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Found 5 results

  1. Greetings, In a recent talk with a Luthier friend, he shared with me that plate tuning could get very tedious, because of the difficulties at each step to know exactly where to carve so as to obtain the desired impact on the final frequency. Reading some papers, I came across a very interesting one, by Alan Carruth, a former student of Carleen Hutchins (attached carruth1991plate.pdf). In this article, the author gives a diagram with the impacts that carving might have on several different regions on the plate. I then compiled this information in a spreadsheet, where you can input the desired final frequencies for the plates, and then feed it with the current ones. Based on this information, the spreadsheet will show diagrams with the regions that could be carved in order to achieve the final desired frequencies. My friend liked it so much, that he encouraged me to share it to the Luthier community, so I'm sharing here with you. Please feel free to post any questions, criticism, and any feedback is appreciated. Thanks for your attention! carruth1991plate.pdf
  2. Hello to everyone, I have questions about the violin plate tuning. Firstly ; what is the modes ? And what is the A0, A1, B0, B1, B-1 ? What is the tab-tone and why to use and how to find ? What is the #2 - #5 modes ? and how to find these ? What is chladni patterns ? How to use on violin tuning ? What is the tuning frequencies ? Tuning methods ? How can I tuning the plates ? Finally; How can I tuning the bridge? I finding application examples. This is my end of year assignment. Please help me..
  3. I had a thought today about the M2 and M5 relationship that has led me off on a tangent. I sketched an approximation of the M2 and M5 nodal lines on the top of the violin that I'm graduating. M2 passed right through the center of the post location that I had laid out. I tried to tap and listen for the flex point to verify it, and it seems about right. It made me wonder whether any study has shown whether there is a benefit to having the soundpost location end up directly on the M2 nodal line. It makes intuitive sense, but my intuition doesn't always apply well to violin physics. I'm thinking that top M5 pushes down on post and into back M2 and vice versa, which may complement B1 and B-1 if there's synchrony with that node? Has anyone seen a study that relates to this question? I'm tempted to mark the node on the plates before assembly by setting up a tone generator, then check it again when assembled (perhaps with dust or seeds inside?) to see if it's still in the same place and whether it's under the post. I have no idea how much the location of this node varies, but I would assume it is a function of arch and graduation. If you follow a successful pattern it probably ends up in more or less the same spot, but you could probably move it somewhat while graduating. Even if I checked this, and determined that it did end up under the post I have no idea how I would assess whether there's any benefit to it. Thoughts anyone?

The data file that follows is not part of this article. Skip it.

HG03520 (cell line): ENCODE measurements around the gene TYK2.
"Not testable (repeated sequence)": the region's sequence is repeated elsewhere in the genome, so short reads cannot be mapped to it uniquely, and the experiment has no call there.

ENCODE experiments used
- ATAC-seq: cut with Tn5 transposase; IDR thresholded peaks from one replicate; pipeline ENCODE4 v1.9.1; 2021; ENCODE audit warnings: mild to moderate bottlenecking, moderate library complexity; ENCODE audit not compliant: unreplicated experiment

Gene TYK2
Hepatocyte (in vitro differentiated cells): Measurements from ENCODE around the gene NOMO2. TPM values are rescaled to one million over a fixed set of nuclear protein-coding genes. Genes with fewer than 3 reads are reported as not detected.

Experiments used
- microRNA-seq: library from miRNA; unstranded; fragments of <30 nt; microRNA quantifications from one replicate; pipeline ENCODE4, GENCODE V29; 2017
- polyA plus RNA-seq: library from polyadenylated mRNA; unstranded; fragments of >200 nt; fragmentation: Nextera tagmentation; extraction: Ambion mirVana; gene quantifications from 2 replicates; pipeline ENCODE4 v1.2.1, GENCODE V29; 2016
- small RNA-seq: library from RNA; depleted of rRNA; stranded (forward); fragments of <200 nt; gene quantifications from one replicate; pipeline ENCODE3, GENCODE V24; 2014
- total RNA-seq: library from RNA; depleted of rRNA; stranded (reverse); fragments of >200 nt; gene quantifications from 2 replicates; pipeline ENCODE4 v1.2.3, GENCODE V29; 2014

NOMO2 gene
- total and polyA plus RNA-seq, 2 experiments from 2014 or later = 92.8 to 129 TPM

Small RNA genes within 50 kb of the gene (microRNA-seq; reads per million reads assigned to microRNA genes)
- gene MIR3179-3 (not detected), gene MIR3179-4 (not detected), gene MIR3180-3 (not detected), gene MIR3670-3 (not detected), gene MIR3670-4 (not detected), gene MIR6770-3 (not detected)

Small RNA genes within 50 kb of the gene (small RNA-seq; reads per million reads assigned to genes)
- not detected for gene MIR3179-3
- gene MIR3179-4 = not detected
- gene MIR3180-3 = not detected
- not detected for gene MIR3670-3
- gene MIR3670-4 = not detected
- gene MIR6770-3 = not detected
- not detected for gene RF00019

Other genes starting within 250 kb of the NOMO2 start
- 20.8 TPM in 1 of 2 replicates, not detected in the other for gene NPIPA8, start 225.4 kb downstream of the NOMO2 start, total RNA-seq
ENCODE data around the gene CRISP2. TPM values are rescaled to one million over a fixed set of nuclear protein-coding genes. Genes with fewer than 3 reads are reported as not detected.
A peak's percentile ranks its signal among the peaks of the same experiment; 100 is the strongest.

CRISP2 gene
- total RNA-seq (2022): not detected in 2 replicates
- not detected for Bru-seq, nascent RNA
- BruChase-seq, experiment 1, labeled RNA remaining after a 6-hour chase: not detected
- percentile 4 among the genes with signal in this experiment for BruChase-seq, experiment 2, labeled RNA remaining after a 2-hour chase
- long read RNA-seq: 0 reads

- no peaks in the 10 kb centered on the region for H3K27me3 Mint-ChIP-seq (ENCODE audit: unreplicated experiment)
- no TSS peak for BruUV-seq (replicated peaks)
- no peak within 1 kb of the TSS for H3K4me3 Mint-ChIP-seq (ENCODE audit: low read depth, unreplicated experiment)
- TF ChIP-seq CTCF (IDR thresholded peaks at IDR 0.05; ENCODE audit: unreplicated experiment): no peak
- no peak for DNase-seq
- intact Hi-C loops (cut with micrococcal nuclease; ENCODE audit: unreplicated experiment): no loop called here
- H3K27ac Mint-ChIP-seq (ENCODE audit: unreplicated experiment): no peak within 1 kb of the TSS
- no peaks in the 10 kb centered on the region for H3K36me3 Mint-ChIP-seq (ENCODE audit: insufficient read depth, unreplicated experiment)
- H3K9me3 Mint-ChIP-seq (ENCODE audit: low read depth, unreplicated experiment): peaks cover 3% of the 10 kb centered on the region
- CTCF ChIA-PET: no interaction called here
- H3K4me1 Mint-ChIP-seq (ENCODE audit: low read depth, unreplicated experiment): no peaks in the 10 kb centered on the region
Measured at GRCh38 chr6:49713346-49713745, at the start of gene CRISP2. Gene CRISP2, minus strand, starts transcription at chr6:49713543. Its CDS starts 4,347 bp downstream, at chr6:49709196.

4. I am just finishing the plates on the second of a pair of 5 string fiddles I was comissioned to make. The wood choice was the same for both instruments, fronts came from the same log and backs as well. I have never been trully convinced by platetuning but there is no harm in measuring things, maybe they'll come in handy someday. Both backs were made using the same archings, I was very careful about it. It resulted in a near perfect match of frecuencies and thicknesses. Both backs are the same. Now, the fronts I made one with a very low arch, just over 14mm. I was aiming for a 305hz mode 5 before bassbar, which I got to with an overall thickness of 2.9mm-3.0. Slightlly thicker between Ffs. The second one I am tuning right now, the arch is higher, 16 mm. Wood from the same tree. I am at 324hz mode 5 before bar and overall thickness of 2.4mm. Sacconi numbers they all are. Am I correct if I draw some conclusions from this ? Higher arch, gives me a stronger front resulting in raised tap tones and decreased thickenesses?
  5. Violin Top plate Before ff and bass bar: weight gm.s mode 2 Hz mode 5 Hz 69.5 170 337 After ff and partially (?) carved BBar: 71.2 182 339 Have observed that trimming distal thirds of Bbar RAISES Modes 2 and 5 (probably d/t reduced mass), and that carving/trimming middle third LOWERS modes 2 and 5 (probably d/t reduced central stiffness). But where/how to carve Bbar to bring Mode 2 down more, without affecting Mode 5 much ? And similarly, how best to preferentially affect mode 5 rather than mode 2 ?
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